Reduce adverse opioid-related events in your hospital with SHM.
Opioids are among the most common medications associated with serious harm in hospitalized patients. Hospitalists and hospital-based clinicians should be acutely aware of the importance of rigorous quality improvement and patient safety initiatives related to inpatient pain management.
In October 2016, the opioid epidemic became a national health emergency. "In 2016, the CDC reported that there were 28,000 deaths from opioid overdose in 2014; and over half of those were from prescription opioids."1
SHM developed resources for the hospital care team to reduce adverse drug events related to opioids.
SHM’s Reducing Adverse Drug Events related to Opioids (RADEO) Guide
SHM is committed to supporting hospitalists and their teams in developing comprehensive strategies and programs that will promote patient safety in the administration of opioid therapy.
The RADEO Implementation Guide provides step-by-step guidance to assist hospital teams in implementing a quality improvement program to improve patient safety and reduce opioid-related adverse events for patients receiving opioids, including:
- Instituting safer opioid prescribing practices resulting in fewer adverse events, like dangerous over sedation, respiratory depression and death
- Focusing on hospitalized patients, with essential building blocks for developing a quality improvement initiative addressing the inpatient setting
- Creating a quality improvement project team in your hospital, gaining institutional support and securing buy-in of frontline staff to ensure successful implementation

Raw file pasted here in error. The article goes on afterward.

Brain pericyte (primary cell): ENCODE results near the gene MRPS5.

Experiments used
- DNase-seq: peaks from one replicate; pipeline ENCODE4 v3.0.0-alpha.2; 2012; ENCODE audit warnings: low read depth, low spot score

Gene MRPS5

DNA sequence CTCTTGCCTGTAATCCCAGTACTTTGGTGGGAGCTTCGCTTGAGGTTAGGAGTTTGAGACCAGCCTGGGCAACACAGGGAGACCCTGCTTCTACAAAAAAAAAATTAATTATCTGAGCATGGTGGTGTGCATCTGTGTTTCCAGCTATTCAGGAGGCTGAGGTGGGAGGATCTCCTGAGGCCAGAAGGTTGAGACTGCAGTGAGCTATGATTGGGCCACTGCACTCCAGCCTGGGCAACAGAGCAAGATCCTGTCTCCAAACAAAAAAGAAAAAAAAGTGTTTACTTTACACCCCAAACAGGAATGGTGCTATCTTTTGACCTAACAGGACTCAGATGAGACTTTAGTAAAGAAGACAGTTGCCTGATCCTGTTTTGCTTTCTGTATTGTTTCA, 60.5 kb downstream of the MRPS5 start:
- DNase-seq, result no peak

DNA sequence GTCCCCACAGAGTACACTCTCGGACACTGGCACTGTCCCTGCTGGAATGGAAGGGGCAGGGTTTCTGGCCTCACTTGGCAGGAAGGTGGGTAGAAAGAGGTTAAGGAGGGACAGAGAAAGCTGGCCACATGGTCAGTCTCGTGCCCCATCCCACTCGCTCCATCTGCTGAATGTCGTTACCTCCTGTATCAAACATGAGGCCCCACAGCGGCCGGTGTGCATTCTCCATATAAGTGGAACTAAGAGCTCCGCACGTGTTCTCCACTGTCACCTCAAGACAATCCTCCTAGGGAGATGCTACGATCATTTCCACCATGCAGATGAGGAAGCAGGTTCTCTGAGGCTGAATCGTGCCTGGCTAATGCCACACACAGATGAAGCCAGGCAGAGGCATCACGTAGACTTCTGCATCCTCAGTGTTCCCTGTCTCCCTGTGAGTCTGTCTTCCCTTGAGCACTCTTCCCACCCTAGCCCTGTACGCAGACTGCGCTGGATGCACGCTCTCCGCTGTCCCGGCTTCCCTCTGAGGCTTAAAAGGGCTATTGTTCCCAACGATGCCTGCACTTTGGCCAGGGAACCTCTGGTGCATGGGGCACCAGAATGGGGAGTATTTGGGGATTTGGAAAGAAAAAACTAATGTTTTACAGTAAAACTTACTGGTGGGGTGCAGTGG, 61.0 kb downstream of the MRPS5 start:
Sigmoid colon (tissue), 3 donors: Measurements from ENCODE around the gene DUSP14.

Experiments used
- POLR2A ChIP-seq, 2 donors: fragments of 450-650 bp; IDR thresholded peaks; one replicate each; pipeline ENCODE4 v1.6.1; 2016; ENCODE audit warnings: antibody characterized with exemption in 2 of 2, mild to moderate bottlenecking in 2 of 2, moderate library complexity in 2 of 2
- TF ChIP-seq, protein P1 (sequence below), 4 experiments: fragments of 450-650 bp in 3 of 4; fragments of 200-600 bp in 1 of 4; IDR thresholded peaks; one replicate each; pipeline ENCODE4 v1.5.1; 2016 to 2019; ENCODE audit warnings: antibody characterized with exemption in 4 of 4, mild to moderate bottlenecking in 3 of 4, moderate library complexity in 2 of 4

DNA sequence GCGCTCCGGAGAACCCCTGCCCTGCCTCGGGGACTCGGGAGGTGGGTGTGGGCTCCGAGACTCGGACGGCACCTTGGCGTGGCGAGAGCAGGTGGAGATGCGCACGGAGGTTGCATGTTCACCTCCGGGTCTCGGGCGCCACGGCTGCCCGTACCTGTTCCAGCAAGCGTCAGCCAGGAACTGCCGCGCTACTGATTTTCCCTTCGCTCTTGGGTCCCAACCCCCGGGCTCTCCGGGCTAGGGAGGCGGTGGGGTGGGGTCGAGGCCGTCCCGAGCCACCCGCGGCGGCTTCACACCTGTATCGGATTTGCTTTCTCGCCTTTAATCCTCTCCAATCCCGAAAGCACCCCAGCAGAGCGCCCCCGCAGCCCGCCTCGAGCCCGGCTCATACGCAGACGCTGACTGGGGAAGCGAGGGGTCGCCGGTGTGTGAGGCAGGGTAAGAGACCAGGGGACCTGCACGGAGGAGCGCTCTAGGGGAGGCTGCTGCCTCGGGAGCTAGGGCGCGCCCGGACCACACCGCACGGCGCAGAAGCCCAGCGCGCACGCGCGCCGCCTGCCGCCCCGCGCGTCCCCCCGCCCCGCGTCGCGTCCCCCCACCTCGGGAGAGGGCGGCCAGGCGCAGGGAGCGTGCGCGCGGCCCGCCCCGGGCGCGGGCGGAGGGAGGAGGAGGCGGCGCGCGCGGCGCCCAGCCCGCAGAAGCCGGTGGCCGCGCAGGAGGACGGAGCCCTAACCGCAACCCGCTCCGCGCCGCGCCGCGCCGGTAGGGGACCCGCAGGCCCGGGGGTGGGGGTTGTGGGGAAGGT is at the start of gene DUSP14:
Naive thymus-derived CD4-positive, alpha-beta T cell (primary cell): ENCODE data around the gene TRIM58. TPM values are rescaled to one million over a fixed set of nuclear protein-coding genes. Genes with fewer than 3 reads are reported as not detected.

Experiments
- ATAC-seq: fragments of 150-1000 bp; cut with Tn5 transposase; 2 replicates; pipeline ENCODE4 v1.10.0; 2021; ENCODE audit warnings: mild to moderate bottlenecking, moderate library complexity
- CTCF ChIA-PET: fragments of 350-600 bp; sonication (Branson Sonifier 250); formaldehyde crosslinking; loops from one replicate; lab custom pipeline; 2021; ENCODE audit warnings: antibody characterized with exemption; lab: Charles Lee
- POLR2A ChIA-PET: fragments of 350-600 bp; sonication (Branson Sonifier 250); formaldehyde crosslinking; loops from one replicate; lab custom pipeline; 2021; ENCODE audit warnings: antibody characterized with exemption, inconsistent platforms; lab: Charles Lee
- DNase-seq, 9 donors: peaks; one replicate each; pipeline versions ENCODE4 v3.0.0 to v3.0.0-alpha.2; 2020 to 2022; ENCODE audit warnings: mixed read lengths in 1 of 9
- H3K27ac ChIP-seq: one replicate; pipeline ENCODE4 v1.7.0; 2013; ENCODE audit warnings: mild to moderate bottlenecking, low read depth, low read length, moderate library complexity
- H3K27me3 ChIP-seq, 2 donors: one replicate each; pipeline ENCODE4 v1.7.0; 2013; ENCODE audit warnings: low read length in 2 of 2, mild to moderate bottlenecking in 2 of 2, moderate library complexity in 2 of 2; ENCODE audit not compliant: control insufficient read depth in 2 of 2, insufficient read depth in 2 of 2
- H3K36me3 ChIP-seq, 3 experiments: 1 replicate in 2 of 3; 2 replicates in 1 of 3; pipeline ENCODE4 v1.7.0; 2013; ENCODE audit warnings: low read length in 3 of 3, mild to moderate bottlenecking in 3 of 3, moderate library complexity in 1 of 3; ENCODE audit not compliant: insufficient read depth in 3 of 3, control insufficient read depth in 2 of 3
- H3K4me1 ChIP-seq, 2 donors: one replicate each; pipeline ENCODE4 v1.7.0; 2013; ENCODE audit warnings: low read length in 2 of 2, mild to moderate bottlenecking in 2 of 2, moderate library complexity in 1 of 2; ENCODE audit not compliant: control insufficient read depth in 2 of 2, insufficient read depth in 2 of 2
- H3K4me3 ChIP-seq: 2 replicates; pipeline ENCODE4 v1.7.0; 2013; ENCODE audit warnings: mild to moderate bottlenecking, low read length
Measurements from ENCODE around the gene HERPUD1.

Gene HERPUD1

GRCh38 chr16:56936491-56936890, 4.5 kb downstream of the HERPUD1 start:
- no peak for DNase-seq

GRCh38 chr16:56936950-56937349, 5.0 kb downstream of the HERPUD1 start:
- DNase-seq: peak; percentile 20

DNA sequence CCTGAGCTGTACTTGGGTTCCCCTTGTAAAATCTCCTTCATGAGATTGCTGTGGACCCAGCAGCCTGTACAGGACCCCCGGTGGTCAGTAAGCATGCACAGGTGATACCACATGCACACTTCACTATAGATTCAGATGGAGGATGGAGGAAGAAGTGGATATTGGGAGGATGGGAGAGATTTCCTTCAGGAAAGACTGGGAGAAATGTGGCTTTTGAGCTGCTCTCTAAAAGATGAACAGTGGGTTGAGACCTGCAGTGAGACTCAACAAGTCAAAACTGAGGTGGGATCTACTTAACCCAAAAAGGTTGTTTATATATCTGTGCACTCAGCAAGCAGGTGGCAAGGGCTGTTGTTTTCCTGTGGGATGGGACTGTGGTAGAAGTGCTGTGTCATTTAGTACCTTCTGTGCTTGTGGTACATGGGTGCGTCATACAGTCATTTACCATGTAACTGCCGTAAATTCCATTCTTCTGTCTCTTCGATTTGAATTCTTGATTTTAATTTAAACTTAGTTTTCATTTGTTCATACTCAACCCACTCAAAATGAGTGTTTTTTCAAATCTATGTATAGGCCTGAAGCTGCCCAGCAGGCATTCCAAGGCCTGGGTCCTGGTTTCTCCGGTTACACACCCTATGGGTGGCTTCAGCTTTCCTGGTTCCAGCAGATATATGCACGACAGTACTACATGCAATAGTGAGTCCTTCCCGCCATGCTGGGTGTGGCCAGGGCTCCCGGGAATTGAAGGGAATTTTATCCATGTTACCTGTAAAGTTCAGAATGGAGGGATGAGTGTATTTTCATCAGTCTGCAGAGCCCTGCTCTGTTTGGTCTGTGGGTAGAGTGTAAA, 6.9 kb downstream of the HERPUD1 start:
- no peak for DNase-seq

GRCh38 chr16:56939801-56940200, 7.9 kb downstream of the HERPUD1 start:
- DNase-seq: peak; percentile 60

- Developing strategies for evaluating current processes, facilitating policy formation, identifying best practices and tracking progress against implementation goals
- Optimizing care transitions for patients on opioid therapy in the outpatient setting
- Exploring a customized approach to address the specific needs of your hospital
In February of 2017, the Society of Hospital Medicine (SHM)’s Center for Quality Improvement (QI) has been distinguished by the Centers for Medicare and Medicaid Services (CMS) for maintaining an ongoing collaborative partnership with the CMS to enhance patient safety, for which the RADEO Program played a pivitol role. Read SHM's Press Release.
This project was supported by a grant from Medtronic (formerly Covidien, LP).
The authors had full responsibility in designing and compiling the Guide. Medtronic (formerly Covidien, LP) had no involvement in, or influence over, the development of the content included in this Guide.
1Rudd RA, Seth P, David F, Scholl L. Increases in Drug and Opioid-Involved Overdose Deaths — United States, 2010–2015. MMWR Morb Mortal Wkly Rep. ePub: 16 December 2016.
Article: The hospitalist’s role in the opioid epidemic
SHM Partners with 10 U.S. Hospitals to Reduce Adverse Events Associated with Opioid Prescribing
SHM's Center for Quality Improvement Receives Recognition from CMS
Journal of Hospital Medicine Releases Consensus Statement to Address Opioid Prescribing in the Inpatient Setting
HM19 Session: Hospitalists as First Responders in the Opioid Epidemic: A Toolkit for Harm Reduction and Treatment